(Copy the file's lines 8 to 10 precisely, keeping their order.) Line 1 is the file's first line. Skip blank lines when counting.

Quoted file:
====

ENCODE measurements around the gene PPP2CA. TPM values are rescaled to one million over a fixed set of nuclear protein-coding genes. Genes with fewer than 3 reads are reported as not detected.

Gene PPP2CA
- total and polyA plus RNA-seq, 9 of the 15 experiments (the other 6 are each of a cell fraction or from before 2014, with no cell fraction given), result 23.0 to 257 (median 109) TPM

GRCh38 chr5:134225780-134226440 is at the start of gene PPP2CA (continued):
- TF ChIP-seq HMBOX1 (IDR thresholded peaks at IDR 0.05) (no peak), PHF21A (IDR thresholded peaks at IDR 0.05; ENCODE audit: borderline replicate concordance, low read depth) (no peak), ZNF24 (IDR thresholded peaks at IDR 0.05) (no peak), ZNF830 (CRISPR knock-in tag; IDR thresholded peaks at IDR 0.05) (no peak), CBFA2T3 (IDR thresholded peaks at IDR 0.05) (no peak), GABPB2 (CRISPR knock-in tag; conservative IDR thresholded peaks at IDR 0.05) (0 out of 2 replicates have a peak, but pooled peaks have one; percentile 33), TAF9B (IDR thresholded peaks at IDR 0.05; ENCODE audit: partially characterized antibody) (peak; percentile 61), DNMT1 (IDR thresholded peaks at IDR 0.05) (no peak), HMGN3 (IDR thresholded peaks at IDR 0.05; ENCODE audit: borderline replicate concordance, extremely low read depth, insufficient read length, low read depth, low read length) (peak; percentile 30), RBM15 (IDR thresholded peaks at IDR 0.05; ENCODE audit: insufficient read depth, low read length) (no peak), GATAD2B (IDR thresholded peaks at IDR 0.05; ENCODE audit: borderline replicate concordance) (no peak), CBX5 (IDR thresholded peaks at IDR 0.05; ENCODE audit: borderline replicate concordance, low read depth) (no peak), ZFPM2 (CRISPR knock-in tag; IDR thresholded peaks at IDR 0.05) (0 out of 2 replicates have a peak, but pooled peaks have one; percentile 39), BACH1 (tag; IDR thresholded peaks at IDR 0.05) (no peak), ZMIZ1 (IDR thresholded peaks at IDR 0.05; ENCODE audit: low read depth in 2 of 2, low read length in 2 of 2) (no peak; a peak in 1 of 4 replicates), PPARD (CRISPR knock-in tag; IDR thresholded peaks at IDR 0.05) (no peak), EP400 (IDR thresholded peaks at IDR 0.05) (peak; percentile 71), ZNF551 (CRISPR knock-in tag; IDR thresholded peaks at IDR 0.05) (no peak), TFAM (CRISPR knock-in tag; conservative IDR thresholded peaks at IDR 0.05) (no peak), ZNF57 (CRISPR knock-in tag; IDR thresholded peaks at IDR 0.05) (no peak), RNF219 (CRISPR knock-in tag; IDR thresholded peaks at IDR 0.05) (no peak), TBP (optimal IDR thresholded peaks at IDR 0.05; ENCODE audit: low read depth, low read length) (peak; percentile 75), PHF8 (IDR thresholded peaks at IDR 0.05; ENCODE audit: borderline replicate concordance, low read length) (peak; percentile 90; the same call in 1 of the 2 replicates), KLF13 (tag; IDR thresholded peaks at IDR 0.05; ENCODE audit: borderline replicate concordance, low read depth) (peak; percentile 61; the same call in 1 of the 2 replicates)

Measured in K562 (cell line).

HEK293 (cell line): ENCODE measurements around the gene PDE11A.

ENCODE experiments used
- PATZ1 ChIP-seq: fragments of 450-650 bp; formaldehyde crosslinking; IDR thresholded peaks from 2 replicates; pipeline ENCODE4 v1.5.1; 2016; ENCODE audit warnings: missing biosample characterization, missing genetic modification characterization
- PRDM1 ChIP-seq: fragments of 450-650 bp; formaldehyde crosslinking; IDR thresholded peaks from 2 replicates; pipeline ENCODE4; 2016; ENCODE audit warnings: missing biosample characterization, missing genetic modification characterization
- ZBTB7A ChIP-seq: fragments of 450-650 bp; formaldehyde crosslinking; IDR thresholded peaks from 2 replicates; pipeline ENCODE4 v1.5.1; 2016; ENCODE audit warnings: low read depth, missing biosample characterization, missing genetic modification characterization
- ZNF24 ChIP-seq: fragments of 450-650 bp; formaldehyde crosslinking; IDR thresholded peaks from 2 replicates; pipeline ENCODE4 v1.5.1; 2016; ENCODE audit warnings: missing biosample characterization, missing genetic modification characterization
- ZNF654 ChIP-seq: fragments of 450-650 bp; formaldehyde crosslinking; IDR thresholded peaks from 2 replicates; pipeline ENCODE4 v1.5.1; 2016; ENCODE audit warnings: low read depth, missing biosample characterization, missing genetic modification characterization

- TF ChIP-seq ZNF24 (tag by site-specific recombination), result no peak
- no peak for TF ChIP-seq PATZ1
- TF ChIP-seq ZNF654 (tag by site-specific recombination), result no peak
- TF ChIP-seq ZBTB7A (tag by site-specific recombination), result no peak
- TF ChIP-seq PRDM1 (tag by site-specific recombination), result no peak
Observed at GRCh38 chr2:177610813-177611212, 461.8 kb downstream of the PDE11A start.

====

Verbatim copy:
ENCODE experiments used
- PATZ1 ChIP-seq: fragments of 450-650 bp; formaldehyde crosslinking; IDR thresholded peaks from 2 replicates; pipeline ENCODE4 v1.5.1; 2016; ENCODE audit warnings: missing biosample characterization, missing genetic modification characterization
- PRDM1 ChIP-seq: fragments of 450-650 bp; formaldehyde crosslinking; IDR thresholded peaks from 2 replicates; pipeline ENCODE4; 2016; ENCODE audit warnings: missing biosample characterization, missing genetic modification characterization